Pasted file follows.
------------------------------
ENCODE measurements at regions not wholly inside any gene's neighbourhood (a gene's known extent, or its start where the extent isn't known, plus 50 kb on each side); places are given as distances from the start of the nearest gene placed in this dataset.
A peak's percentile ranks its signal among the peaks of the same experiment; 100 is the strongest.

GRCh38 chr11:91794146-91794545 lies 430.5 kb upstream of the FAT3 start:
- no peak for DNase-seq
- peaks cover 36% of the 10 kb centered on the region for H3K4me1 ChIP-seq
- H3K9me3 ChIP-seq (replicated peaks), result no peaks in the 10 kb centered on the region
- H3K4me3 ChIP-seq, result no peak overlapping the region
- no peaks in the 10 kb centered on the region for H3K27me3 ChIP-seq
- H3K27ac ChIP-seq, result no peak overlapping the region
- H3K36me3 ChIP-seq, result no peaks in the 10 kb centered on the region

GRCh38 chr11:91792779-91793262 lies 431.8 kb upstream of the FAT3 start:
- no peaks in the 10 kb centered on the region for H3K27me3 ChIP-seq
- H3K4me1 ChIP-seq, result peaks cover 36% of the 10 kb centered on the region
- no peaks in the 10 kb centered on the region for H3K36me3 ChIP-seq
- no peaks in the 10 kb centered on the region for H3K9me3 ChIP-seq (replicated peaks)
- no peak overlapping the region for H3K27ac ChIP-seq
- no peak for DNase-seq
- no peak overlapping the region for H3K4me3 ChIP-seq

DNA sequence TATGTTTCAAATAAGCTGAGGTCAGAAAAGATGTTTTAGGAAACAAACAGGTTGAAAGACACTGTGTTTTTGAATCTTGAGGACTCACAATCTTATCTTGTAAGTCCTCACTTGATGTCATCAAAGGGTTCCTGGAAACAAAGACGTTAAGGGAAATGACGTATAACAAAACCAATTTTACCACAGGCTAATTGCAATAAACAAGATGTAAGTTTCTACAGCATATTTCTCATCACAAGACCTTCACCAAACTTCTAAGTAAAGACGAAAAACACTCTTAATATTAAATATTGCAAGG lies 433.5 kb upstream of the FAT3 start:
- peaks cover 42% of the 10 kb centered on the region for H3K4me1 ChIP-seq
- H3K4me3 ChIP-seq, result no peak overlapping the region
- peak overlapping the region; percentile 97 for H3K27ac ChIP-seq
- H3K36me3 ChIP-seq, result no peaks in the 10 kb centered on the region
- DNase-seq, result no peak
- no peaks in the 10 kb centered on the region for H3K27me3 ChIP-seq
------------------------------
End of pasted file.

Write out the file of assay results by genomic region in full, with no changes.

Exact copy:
ENCODE measurements at regions not wholly inside any gene's neighbourhood (a gene's known extent, or its start where the extent isn't known, plus 50 kb on each side); places are given as distances from the start of the nearest gene placed in this dataset.
A peak's percentile ranks its signal among the peaks of the same experiment; 100 is the strongest.

GRCh38 chr11:91794146-91794545 lies 430.5 kb upstream of the FAT3 start:
- no peak for DNase-seq
- peaks cover 36% of the 10 kb centered on the region for H3K4me1 ChIP-seq
- H3K9me3 ChIP-seq (replicated peaks), result no peaks in the 10 kb centered on the region
- H3K4me3 ChIP-seq, result no peak overlapping the region
- no peaks in the 10 kb centered on the region for H3K27me3 ChIP-seq
- H3K27ac ChIP-seq, result no peak overlapping the region
- H3K36me3 ChIP-seq, result no peaks in the 10 kb centered on the region

GRCh38 chr11:91792779-91793262 lies 431.8 kb upstream of the FAT3 start:
- no peaks in the 10 kb centered on the region for H3K27me3 ChIP-seq
- H3K4me1 ChIP-seq, result peaks cover 36% of the 10 kb centered on the region
- no peaks in the 10 kb centered on the region for H3K36me3 ChIP-seq
- no peaks in the 10 kb centered on the region for H3K9me3 ChIP-seq (replicated peaks)
- no peak overlapping the region for H3K27ac ChIP-seq
- no peak for DNase-seq
- no peak overlapping the region for H3K4me3 ChIP-seq

DNA sequence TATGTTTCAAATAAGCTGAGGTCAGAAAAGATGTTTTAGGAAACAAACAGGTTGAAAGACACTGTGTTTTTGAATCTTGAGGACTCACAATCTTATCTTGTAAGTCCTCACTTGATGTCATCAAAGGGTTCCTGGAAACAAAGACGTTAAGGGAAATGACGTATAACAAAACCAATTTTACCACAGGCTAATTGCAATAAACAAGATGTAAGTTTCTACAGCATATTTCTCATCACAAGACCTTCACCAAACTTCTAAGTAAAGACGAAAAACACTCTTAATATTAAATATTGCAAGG lies 433.5 kb upstream of the FAT3 start:
- peaks cover 42% of the 10 kb centered on the region for H3K4me1 ChIP-seq
- H3K4me3 ChIP-seq, result no peak overlapping the region
- peak overlapping the region; percentile 97 for H3K27ac ChIP-seq
- H3K36me3 ChIP-seq, result no peaks in the 10 kb centered on the region
- DNase-seq, result no peak
- no peaks in the 10 kb centered on the region for H3K27me3 ChIP-seq